People around the world are living longer, healthier lives. So it's no surprise that the ways older Americans live, retire and enjoy their later years is changing. AARP has transformed in recent years to keep up with those changes, pivoting to become a future-focused nonprofit that helps its 38 million members — and all people 50 or older — reimagine their lives.
"We have the opportunity to live longer than our parents or our grandparents,” says Jo Ann Jenkins, CEO of AARP. “What worked in the past isn't good enough for us to meet our members’ needs in the future."
To achieve this transformation, AARP has expanded its reach, building a nationwide presence in every state to help handle a wider range of aging-related issues. One of its key initiatives is the AARP Innovation Lab. Members of this team discover some of the best and brightest start-ups through accelerators and pitch competitions and employ design thinking to promote healthy aging, support caregivers, and help older Americans build financial resilience and combat social isolation. For such forward-thinking actions, AARP has been named one of Fast Company magazine's best workplaces for innovators.
A rapid response to COVID-19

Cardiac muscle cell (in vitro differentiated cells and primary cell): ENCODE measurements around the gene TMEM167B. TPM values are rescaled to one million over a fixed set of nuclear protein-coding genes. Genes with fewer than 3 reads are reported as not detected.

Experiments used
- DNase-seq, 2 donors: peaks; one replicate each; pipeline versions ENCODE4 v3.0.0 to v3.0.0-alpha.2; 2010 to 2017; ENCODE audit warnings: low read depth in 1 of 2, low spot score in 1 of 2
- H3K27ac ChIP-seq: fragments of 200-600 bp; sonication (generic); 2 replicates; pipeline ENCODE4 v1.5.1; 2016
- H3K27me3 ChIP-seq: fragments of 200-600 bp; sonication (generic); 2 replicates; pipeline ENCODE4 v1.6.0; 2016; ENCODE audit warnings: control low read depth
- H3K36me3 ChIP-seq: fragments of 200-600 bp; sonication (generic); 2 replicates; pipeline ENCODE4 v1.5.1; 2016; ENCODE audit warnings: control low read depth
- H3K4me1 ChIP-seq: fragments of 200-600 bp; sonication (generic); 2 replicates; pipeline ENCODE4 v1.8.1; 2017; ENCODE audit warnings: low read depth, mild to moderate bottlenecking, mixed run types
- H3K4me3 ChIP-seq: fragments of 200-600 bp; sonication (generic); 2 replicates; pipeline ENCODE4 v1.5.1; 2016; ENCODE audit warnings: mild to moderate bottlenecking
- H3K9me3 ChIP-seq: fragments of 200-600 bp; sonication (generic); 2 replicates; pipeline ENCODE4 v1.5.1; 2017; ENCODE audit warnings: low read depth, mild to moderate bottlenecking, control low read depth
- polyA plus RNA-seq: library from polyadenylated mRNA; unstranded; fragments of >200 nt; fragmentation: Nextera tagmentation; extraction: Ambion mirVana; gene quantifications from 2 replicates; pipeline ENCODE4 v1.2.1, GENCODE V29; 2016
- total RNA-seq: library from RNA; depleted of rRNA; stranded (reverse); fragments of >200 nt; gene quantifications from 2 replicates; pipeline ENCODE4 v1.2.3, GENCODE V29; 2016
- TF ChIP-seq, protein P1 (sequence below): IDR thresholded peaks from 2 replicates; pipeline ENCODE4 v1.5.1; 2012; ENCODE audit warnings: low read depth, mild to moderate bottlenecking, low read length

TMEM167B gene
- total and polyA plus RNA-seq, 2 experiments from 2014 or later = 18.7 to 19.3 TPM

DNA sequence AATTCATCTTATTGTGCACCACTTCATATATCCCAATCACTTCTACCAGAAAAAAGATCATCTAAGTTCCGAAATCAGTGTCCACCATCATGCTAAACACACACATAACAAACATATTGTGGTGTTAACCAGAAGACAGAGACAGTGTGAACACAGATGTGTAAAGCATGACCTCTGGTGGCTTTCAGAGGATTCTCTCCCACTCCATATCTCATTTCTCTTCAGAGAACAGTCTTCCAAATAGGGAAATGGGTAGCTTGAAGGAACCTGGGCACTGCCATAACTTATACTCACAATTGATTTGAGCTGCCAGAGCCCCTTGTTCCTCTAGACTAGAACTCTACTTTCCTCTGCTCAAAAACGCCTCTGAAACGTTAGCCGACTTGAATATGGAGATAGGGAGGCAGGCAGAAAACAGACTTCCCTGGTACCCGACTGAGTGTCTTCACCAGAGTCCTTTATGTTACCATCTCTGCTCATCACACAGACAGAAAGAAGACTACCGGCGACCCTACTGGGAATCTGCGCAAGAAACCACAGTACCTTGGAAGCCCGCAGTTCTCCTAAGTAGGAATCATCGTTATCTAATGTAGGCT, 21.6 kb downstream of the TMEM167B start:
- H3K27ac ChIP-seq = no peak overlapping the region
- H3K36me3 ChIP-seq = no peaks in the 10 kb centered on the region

When COVID-19 was declared a pandemic in March, AARP employees, along with legions of workers across the U.S., packed up their laptops and began working from home. At the same time, the organization recognized that its audience faced an outsized impact: The virus disproportionately affected the over-50 population, and widespread stay-at-home orders left more vulnerable people in isolation.
An idea emerged from the Innovation Lab for an interactive tool that could help people easily find needed support, such as grocery delivery, financial relief and phone check-ins. Over the next four days, employees across the organization developed and launched a website to help users access, organize and join local mutual-aid groups. Within two months, the site had more than 275,000 users and had helped form 700 such groups.
While AARP could not have anticipated COVID-19, the organization's focus on innovation had prepared it to serve a critical function in a moment of crisis. “It was exciting to stand up this platform in a matter of days and see how it was helping and changing people's lives all over the country,” Jenkins says.
When Jenkins took over as CEO in 2014, the organization was nearly 60 years old and on solid financial footing. Rallying behind Jenkins’ commitment to innovation, the organization now has annual pitch events and partners with start-ups to develop new ways to address issues such as medication management, menopause and brain health. And it taps the creativity of its own staff through internal innovation events, where employees submit their ideas for novel products. “We talk about being an everyday innovator,” Jenkins says. “That means that it's every employee's responsibility to constantly innovate and think about what our members and their families are going to need in the future."
For instance, last year's winning staff idea led to the development of an augmented reality app that allows users to scan a room and learn how the space could be improved to support aging in place. It's a product that reflects how the nonprofit is answering Jenkins’ driving question: “How might we redesign our life course if in fact we have this opportunity to live to be 100?"